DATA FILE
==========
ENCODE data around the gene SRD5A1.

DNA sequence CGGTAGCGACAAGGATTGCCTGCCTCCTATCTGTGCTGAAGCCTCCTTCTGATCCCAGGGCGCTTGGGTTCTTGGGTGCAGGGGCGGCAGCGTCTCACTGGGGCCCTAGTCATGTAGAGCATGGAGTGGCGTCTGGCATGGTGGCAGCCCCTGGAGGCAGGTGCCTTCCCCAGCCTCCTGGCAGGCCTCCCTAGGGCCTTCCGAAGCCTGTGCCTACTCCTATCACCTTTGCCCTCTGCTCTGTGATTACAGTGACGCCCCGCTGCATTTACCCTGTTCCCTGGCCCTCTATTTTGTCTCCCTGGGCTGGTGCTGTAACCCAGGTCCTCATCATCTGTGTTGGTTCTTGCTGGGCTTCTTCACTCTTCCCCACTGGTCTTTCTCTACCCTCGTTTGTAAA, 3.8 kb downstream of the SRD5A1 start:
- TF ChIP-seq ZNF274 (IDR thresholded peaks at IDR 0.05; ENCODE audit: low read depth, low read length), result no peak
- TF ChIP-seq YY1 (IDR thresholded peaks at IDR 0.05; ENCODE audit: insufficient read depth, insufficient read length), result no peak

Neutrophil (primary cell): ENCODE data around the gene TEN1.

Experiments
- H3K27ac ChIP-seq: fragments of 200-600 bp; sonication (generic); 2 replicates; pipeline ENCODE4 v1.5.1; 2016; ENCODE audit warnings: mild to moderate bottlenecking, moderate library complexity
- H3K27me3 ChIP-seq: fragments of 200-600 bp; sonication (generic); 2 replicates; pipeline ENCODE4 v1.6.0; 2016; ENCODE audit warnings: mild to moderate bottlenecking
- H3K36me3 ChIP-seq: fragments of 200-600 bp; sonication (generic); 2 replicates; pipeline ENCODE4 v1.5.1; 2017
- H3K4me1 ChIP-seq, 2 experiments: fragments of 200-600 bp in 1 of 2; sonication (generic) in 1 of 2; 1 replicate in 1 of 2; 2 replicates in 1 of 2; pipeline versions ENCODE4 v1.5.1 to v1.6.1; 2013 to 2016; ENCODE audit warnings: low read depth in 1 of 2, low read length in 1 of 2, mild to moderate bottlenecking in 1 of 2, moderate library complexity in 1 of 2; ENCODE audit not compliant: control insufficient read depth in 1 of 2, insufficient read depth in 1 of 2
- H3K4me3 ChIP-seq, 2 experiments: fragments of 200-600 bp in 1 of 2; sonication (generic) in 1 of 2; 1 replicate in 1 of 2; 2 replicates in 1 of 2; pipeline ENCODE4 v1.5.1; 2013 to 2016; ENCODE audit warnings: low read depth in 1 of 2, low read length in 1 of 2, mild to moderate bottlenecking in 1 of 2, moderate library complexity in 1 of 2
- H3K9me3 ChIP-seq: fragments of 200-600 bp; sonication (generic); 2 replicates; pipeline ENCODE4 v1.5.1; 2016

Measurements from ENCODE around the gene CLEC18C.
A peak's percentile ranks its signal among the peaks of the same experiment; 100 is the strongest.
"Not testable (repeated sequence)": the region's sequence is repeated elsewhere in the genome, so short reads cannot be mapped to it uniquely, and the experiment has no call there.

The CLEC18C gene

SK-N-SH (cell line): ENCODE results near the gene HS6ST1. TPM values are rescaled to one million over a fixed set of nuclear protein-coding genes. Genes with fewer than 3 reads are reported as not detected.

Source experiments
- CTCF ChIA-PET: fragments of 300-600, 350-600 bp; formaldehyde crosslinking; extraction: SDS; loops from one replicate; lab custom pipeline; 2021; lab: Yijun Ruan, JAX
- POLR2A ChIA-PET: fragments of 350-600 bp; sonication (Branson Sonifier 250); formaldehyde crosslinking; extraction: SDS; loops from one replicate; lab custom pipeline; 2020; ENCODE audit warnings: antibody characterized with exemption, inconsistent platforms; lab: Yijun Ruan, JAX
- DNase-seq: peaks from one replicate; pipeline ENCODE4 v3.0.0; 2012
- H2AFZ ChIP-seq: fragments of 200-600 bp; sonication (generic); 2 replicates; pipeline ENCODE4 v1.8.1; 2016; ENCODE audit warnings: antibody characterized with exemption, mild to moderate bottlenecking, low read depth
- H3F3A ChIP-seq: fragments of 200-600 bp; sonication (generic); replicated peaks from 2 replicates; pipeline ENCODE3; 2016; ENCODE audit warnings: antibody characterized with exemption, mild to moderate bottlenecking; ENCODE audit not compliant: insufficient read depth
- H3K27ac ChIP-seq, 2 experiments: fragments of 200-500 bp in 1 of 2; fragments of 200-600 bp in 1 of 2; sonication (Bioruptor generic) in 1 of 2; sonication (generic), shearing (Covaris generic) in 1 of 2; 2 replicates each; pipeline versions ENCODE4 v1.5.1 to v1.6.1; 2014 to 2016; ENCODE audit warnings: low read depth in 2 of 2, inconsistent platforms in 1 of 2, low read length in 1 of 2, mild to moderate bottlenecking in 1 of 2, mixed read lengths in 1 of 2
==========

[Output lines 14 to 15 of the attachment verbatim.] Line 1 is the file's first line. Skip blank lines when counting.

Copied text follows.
A peak's percentile ranks its signal among the peaks of the same experiment; 100 is the strongest.
"Not testable (repeated sequence)": the region's sequence is repeated elsewhere in the genome, so short reads cannot be mapped to it uniquely, and the experiment has no call there.